“Punitive tariffs on Chinese-made products urged lots of Taiwanese companies to transfer or expand production lines in Taiwan from China to make goods for the US market,” he says.


Besides the returning investment, the industry and energy transition has boosted local investment and therefore domestic demand and economic growth, diminishing the shock from the global market. 
 - I-Lin Cheng

“In the past 25 years, Taiwan's exports have relied on a triangular trade system between Taiwan, China and the US, permanently rebuilding the supply chain system and industry hub of the world.

“Besides the returning investment, the industry and energy transition has boosted local investment and therefore domestic demand and economic growth, diminishing the shock from the global market.”

As for the improvement to Taiwan’s political risk – after the presidential election produced a landslide victory in January for the incumbent Tsai Ing-wen, it gave her confidence to implement reforms.

Quick action

Chien notes the very quick action taken by the government to prevent human transmission of the coronavirus.

“Our government built up a Central Epidemic Command Center composed of experts to make all essential and transparent policies based on the ongoing situation, such as to do with temperature checks, mandatory quarantines, border control, encouraging handwashing with soap, social distancing, wearing face masks, and many other guidelines for daily life.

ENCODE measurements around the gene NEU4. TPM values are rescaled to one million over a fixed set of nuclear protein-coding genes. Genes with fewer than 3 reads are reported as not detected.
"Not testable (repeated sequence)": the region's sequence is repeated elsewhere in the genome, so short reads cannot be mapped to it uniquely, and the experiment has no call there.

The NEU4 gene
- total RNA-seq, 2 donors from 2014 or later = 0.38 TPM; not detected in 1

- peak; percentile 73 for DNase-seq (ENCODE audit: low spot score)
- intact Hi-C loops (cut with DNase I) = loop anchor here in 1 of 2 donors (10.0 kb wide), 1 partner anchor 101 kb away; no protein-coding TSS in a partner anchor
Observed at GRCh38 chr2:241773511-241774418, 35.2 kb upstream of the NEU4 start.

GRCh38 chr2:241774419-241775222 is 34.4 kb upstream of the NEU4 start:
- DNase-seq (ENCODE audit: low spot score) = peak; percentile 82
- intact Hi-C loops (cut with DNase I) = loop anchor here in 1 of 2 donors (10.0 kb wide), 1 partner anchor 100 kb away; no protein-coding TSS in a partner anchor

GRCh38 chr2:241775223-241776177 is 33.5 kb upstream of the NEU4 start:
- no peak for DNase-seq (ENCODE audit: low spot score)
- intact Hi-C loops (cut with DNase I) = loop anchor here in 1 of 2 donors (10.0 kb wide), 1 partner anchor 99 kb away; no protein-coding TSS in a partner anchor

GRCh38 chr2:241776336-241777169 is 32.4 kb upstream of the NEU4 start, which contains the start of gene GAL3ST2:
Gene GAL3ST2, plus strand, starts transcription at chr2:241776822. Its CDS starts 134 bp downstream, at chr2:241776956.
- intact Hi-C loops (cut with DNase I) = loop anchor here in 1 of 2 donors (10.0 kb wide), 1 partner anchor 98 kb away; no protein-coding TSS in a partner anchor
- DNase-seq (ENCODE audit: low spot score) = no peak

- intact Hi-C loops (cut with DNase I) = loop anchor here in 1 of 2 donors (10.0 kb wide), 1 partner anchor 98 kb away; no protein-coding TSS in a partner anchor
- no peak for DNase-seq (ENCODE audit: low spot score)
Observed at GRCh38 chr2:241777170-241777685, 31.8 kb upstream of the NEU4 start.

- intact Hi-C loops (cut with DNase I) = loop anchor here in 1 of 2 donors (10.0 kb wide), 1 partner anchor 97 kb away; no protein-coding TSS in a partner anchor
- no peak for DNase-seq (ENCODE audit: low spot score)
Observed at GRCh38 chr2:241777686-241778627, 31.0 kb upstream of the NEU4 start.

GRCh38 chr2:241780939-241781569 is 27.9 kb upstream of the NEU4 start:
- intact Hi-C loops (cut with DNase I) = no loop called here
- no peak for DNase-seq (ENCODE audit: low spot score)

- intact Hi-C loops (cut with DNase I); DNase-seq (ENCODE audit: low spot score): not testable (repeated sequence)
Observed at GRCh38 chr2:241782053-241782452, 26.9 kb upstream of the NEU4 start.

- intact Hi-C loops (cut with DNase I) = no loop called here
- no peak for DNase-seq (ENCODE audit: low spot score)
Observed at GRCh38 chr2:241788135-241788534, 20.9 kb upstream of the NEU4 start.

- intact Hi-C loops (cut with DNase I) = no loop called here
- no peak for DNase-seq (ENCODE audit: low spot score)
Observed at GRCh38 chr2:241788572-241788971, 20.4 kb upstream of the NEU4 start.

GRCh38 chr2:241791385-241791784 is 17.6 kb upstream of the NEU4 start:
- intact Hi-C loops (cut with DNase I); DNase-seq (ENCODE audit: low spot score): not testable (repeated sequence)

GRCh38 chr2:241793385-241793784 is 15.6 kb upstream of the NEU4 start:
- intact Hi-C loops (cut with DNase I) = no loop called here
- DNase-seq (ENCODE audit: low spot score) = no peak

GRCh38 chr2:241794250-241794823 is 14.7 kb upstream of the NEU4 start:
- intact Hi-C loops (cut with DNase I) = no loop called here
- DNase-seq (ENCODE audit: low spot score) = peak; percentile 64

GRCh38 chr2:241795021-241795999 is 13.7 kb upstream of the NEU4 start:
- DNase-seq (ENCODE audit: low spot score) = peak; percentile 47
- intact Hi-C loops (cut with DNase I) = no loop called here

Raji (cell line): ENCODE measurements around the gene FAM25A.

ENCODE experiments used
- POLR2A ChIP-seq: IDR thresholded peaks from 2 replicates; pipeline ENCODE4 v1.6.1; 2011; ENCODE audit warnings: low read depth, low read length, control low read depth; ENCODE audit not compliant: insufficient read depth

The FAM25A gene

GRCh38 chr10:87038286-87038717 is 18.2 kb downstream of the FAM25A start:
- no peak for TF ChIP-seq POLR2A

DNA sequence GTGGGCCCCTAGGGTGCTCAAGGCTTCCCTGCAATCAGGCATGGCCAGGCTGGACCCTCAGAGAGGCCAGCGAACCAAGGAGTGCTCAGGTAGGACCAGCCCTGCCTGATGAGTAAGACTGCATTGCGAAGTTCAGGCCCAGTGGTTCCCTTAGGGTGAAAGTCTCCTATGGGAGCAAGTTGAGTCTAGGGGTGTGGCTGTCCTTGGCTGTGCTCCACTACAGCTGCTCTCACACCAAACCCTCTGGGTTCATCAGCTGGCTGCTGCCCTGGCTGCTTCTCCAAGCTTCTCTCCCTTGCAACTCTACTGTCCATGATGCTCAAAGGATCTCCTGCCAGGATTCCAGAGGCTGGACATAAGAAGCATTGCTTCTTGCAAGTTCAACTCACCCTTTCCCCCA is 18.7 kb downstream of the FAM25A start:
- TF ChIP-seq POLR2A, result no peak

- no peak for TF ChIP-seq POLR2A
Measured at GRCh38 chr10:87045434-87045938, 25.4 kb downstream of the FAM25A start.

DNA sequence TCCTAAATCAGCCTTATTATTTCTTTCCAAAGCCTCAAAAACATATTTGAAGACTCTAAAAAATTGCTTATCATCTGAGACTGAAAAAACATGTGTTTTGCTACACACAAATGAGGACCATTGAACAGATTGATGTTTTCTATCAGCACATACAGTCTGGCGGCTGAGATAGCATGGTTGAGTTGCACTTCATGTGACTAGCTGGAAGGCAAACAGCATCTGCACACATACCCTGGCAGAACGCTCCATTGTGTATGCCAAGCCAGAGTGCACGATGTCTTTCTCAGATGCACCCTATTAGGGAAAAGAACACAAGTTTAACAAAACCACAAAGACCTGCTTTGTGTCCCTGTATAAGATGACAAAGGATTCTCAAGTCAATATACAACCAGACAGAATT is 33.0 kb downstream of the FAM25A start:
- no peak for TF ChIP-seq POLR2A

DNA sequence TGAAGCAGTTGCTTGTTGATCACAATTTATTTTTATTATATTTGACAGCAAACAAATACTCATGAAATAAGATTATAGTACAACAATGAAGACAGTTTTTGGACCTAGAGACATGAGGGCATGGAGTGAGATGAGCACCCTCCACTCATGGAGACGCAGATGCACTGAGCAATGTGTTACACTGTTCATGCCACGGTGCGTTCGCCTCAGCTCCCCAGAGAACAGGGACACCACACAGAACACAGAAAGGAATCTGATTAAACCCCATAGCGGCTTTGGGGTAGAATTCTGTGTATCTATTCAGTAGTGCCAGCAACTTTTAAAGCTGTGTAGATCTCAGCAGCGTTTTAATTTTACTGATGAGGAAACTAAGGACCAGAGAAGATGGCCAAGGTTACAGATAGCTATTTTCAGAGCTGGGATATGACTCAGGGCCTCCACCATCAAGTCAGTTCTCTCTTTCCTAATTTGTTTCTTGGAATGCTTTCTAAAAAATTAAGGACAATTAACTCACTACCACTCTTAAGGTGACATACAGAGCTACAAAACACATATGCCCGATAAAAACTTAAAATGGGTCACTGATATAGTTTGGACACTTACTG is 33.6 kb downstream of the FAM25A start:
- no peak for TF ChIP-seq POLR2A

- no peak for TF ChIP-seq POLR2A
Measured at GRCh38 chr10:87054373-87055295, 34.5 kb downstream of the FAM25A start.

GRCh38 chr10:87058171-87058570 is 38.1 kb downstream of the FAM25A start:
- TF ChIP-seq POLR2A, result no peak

“The actions were a great achievement. There have been no new confirmed cases for several days and only 429 confirmed cases until now. Because of the low confirmed cases, and no new cases, the latest satisfaction poll shows president Tsai’s highest approval rating of 70.3% in April.”

This is reflected in the survey showing only 30% of people’s incomes have fallen, while 68% have remained the same.


Taiwan’s manufacturing industry is known by its flexibility, efficiency and high quality, and after outlining a ‘Taiwan can help’ policy, Taiwan donated 100 million masks to the US, EU and other countries 
 - Szu-Min Chien

The government has also shown its productive efficiency by co-working with industry to produce surgical masks, speeding up mask production from 1.88 million a day in February to 16 million a day by the end of April.

“Taiwan’s manufacturing industry is known by its flexibility, efficiency and high quality,” notes Chien, “and after outlining a ‘Taiwan can help’ policy, Taiwan donated 100 million masks to the US, EU and other countries.”

No one, of course, expects Taiwan not to be affected by the global downturn, and there are dissenting voices, one of whom is Friedrich Wu, a professor at Nanyang’s Technological University, who says: “Taiwan’s economic performance in the past five years has been mediocre, averaging only 2.1% per annum between 2015-2019.

“President Tsai Ing-wen’s administration has been blamed for the performance deficit. She nearly lost the presidential election last year until the eruption of pro-democracy protests in Hong Kong, which she exploited against KMT’s supposedly pro-China candidates.

“She won the election because of voters’ fear of China, not because of voters’ approval of her last term’s performance.”

Professor Wu also believes Taiwan’s economic growth will be “dismal” and cites longer-term problems, including a population ageing faster than those in China, Hong Kong, Singapore and South Korea. Another issue is underinvestment in higher education and research and development, resulting in a low level of innovation.

Still, for the time being, Taiwan is avoiding the worst effects of the pandemic, and for that reason alone investors have much to be thankful for.